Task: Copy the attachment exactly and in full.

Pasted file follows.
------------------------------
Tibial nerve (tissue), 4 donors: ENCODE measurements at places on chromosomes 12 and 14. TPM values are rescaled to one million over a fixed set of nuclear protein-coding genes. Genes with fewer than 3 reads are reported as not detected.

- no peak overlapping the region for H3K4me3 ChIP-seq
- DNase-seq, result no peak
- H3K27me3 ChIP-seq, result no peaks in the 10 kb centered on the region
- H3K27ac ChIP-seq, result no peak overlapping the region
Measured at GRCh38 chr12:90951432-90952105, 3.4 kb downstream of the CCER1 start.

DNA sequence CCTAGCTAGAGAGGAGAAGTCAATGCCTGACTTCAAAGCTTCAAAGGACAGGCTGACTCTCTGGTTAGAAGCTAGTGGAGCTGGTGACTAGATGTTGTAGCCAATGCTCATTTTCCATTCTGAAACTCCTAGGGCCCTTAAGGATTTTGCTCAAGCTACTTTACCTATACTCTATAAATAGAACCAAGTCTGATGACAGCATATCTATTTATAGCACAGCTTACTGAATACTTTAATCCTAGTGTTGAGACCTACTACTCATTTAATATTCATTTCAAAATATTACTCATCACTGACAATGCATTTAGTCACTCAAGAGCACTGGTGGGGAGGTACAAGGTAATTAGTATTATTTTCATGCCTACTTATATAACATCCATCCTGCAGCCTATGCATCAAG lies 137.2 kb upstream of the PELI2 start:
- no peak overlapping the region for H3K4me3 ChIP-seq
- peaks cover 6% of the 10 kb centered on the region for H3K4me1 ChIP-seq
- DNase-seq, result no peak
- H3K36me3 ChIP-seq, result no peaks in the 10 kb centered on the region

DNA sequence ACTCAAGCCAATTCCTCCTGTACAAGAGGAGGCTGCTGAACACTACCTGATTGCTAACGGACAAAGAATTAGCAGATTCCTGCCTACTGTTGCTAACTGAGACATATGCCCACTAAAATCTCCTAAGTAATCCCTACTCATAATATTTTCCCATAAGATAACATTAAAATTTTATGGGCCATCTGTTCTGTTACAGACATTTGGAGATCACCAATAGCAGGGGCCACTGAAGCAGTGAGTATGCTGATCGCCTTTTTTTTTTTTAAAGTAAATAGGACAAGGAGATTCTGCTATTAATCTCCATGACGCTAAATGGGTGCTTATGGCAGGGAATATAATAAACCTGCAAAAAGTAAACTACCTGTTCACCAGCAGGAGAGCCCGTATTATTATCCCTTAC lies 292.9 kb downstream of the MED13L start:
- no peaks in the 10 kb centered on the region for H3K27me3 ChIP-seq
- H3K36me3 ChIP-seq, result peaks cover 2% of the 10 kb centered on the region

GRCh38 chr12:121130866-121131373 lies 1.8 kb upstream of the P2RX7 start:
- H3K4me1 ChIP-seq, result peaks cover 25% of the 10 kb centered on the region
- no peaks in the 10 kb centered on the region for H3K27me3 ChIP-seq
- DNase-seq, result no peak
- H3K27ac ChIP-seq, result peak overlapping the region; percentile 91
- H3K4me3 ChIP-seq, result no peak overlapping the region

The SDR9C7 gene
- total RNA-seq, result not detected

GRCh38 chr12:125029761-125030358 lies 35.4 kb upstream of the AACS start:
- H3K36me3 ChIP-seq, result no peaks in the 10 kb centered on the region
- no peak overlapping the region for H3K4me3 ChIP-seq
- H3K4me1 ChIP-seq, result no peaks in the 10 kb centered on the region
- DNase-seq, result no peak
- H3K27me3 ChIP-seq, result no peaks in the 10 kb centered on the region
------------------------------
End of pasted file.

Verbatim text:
Tibial nerve (tissue), 4 donors: ENCODE measurements at places on chromosomes 12 and 14. TPM values are rescaled to one million over a fixed set of nuclear protein-coding genes. Genes with fewer than 3 reads are reported as not detected.

- no peak overlapping the region for H3K4me3 ChIP-seq
- DNase-seq, result no peak
- H3K27me3 ChIP-seq, result no peaks in the 10 kb centered on the region
- H3K27ac ChIP-seq, result no peak overlapping the region
Measured at GRCh38 chr12:90951432-90952105, 3.4 kb downstream of the CCER1 start.

DNA sequence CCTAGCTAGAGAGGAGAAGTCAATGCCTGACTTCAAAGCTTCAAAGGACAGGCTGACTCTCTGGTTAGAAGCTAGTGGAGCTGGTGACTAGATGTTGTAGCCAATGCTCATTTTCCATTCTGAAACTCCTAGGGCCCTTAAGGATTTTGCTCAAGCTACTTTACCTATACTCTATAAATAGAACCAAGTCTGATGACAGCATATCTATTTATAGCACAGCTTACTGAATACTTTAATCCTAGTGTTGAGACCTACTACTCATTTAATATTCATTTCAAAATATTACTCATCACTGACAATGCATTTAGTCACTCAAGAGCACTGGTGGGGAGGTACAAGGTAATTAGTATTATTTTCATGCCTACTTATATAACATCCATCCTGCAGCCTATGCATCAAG lies 137.2 kb upstream of the PELI2 start:
- no peak overlapping the region for H3K4me3 ChIP-seq
- peaks cover 6% of the 10 kb centered on the region for H3K4me1 ChIP-seq
- DNase-seq, result no peak
- H3K36me3 ChIP-seq, result no peaks in the 10 kb centered on the region

DNA sequence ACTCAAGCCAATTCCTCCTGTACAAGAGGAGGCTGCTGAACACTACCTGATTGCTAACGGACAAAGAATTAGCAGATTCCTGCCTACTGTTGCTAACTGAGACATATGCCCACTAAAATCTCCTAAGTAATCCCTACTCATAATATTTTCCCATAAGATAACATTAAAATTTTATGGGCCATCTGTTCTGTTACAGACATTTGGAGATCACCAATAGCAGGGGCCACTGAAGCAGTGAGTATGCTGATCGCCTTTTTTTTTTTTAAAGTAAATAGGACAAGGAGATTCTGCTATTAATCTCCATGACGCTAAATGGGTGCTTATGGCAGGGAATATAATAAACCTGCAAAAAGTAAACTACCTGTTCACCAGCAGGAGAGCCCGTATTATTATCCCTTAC lies 292.9 kb downstream of the MED13L start:
- no peaks in the 10 kb centered on the region for H3K27me3 ChIP-seq
- H3K36me3 ChIP-seq, result peaks cover 2% of the 10 kb centered on the region

GRCh38 chr12:121130866-121131373 lies 1.8 kb upstream of the P2RX7 start:
- H3K4me1 ChIP-seq, result peaks cover 25% of the 10 kb centered on the region
- no peaks in the 10 kb centered on the region for H3K27me3 ChIP-seq
- DNase-seq, result no peak
- H3K27ac ChIP-seq, result peak overlapping the region; percentile 91
- H3K4me3 ChIP-seq, result no peak overlapping the region

The SDR9C7 gene
- total RNA-seq, result not detected

GRCh38 chr12:125029761-125030358 lies 35.4 kb upstream of the AACS start:
- H3K36me3 ChIP-seq, result no peaks in the 10 kb centered on the region
- no peak overlapping the region for H3K4me3 ChIP-seq
- H3K4me1 ChIP-seq, result no peaks in the 10 kb centered on the region
- DNase-seq, result no peak
- H3K27me3 ChIP-seq, result no peaks in the 10 kb centered on the region